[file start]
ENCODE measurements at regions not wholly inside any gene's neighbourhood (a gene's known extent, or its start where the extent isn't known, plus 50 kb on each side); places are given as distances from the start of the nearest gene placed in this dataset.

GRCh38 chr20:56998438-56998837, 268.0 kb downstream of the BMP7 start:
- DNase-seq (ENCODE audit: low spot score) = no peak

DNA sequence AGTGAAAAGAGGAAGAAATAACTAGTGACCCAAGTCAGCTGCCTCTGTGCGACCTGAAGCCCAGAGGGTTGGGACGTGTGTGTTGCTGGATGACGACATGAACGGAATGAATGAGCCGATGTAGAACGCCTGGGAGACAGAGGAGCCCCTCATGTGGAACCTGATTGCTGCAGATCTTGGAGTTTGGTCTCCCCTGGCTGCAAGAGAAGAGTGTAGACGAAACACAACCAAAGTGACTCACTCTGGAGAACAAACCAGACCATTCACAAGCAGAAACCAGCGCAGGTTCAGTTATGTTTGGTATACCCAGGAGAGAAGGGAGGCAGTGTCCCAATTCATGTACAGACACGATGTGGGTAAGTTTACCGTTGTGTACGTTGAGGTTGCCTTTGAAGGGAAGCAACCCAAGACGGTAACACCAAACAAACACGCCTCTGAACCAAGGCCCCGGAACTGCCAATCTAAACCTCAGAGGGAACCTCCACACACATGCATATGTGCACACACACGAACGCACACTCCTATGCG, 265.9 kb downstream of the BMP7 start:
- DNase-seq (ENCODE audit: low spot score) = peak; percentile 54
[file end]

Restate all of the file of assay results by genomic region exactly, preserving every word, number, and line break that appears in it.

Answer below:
ENCODE measurements at regions not wholly inside any gene's neighbourhood (a gene's known extent, or its start where the extent isn't known, plus 50 kb on each side); places are given as distances from the start of the nearest gene placed in this dataset.

GRCh38 chr20:56998438-56998837, 268.0 kb downstream of the BMP7 start:
- DNase-seq (ENCODE audit: low spot score) = no peak

DNA sequence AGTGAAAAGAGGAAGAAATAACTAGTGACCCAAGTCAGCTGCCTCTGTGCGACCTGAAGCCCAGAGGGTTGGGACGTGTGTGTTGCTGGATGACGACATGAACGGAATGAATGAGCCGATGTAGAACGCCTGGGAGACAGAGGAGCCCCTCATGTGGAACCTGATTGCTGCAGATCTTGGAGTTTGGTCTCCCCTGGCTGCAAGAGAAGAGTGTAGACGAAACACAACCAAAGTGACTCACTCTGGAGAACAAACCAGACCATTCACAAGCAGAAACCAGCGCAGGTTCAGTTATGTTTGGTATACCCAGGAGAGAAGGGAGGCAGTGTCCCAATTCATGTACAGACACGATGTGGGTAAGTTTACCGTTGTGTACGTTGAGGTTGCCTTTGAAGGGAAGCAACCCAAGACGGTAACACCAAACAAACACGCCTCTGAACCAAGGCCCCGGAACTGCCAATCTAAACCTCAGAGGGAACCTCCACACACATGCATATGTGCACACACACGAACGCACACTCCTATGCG, 265.9 kb downstream of the BMP7 start:
- DNase-seq (ENCODE audit: low spot score) = peak; percentile 54